American Politics 1790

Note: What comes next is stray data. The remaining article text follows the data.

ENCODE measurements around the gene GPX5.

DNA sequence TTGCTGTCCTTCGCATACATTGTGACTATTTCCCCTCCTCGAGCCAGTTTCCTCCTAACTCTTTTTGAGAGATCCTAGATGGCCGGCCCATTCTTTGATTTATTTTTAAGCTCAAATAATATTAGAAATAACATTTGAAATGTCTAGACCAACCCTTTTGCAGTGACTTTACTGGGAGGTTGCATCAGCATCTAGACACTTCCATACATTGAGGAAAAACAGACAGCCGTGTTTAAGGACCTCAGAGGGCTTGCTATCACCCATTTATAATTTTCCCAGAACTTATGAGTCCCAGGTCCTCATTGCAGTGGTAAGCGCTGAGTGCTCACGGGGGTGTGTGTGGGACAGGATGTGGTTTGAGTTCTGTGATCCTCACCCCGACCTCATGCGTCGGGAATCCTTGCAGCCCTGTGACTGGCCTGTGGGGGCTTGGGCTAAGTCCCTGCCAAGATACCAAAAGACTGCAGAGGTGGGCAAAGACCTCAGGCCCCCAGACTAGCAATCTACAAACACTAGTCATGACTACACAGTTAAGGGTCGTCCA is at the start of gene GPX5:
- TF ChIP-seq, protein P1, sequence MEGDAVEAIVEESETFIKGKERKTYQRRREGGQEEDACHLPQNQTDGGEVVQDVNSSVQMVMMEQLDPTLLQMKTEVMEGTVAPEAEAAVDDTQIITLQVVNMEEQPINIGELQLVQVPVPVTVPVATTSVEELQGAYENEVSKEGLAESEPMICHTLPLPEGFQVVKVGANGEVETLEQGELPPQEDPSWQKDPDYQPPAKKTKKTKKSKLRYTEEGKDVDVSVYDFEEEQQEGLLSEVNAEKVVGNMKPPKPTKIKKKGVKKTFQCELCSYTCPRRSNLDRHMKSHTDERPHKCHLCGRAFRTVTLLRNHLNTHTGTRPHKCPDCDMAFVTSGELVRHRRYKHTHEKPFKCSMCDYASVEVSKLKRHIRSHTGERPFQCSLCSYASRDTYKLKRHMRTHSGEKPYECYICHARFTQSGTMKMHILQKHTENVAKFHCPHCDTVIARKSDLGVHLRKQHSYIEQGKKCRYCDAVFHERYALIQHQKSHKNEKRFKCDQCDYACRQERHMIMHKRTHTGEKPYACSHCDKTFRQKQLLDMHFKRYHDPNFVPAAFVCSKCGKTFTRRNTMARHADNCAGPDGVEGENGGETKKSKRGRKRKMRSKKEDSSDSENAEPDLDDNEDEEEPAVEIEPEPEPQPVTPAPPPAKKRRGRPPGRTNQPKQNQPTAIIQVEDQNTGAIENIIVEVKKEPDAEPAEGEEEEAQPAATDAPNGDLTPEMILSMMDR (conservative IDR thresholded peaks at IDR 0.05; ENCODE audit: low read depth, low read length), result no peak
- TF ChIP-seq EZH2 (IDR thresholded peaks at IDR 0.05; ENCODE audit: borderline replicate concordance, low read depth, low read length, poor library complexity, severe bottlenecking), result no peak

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American politics in the 1790's were shaped more importantly by domestic affairs. Domestic affairs marked turning points in the history of the nation, exemplified the United States as a diverse but whole union, and helped aid foreign affairs that were also crucial to the shaping of American politics. The economic health of the nation was the most important domestic affair. During George Washington's presidency, Alexander Hamilton & Thomas Jefferson, his two closest advisors, faced off on opposing views of what the role of government should be, thus forming political parties. Congress and President Washington went over Hamilton's economic plan for the new nation. Hamilton called for protective tariffs, a bank of the U.S., and the encouragement of industry: all domestic issues. But Jefferson only wanted a strict constructional view of the constitution, sticking only to what the constitution says exactly, as opposed to Hamilton's loose construction view. As a result, political parties, such as the Democratic-Republican and the Federalist Party, were formed. Democratic-Republican was created by Thomas Jefferson and James Madison, and the Federalist Party was created by Alexander Hamilton. The Whiskey Rebellion of 1974’s purpose was to the remove tax on whiskey in which federal revenue officials were tarred and feathered, riots were formed, and the threat of an assault on Pittsburgh. The results showed that the new government was capable of enacting laws and making sure they were enforced and obeyed. The government also had to provide protection in the western areas as settlers moved into those areas to establish farms, homes, and towns and cities. As stated earlier, divisions developed in the United States between those who supported the French, including Secretary of State Thomas Jefferson, and those who supported the British, including Secretary of the Treasury Alexander Hamilton. Fearing the impact of a war with Britain, President George Washington sided with...
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